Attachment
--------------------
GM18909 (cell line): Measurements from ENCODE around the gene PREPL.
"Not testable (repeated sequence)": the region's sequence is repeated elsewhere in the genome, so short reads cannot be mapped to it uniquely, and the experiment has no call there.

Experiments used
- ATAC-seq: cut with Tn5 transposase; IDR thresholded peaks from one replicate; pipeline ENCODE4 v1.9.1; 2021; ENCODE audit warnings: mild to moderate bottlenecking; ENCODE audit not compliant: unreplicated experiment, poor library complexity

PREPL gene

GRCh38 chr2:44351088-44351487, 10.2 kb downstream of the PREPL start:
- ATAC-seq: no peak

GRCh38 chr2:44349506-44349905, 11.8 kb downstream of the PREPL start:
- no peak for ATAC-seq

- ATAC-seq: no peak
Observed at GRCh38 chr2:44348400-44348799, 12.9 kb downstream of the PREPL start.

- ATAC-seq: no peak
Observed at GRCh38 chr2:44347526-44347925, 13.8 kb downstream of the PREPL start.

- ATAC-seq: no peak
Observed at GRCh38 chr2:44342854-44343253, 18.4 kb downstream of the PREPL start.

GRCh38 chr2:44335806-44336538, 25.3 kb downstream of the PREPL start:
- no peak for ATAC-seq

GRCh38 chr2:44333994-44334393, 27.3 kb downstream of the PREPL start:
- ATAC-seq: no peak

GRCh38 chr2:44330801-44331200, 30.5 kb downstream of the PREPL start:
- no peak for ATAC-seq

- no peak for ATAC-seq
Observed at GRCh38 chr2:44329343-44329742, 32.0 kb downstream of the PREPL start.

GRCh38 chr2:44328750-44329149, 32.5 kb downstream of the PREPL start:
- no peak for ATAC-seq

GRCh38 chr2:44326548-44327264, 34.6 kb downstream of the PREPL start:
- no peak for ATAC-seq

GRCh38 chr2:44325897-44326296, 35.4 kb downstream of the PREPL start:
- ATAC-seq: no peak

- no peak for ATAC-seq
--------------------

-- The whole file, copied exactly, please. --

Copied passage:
GM18909 (cell line): Measurements from ENCODE around the gene PREPL.
"Not testable (repeated sequence)": the region's sequence is repeated elsewhere in the genome, so short reads cannot be mapped to it uniquely, and the experiment has no call there.

Experiments used
- ATAC-seq: cut with Tn5 transposase; IDR thresholded peaks from one replicate; pipeline ENCODE4 v1.9.1; 2021; ENCODE audit warnings: mild to moderate bottlenecking; ENCODE audit not compliant: unreplicated experiment, poor library complexity

PREPL gene

GRCh38 chr2:44351088-44351487, 10.2 kb downstream of the PREPL start:
- ATAC-seq: no peak

GRCh38 chr2:44349506-44349905, 11.8 kb downstream of the PREPL start:
- no peak for ATAC-seq

- ATAC-seq: no peak
Observed at GRCh38 chr2:44348400-44348799, 12.9 kb downstream of the PREPL start.

- ATAC-seq: no peak
Observed at GRCh38 chr2:44347526-44347925, 13.8 kb downstream of the PREPL start.

- ATAC-seq: no peak
Observed at GRCh38 chr2:44342854-44343253, 18.4 kb downstream of the PREPL start.

GRCh38 chr2:44335806-44336538, 25.3 kb downstream of the PREPL start:
- no peak for ATAC-seq

GRCh38 chr2:44333994-44334393, 27.3 kb downstream of the PREPL start:
- ATAC-seq: no peak

GRCh38 chr2:44330801-44331200, 30.5 kb downstream of the PREPL start:
- no peak for ATAC-seq

- no peak for ATAC-seq
Observed at GRCh38 chr2:44329343-44329742, 32.0 kb downstream of the PREPL start.

GRCh38 chr2:44328750-44329149, 32.5 kb downstream of the PREPL start:
- no peak for ATAC-seq

GRCh38 chr2:44326548-44327264, 34.6 kb downstream of the PREPL start:
- no peak for ATAC-seq

GRCh38 chr2:44325897-44326296, 35.4 kb downstream of the PREPL start:
- ATAC-seq: no peak

- no peak for ATAC-seq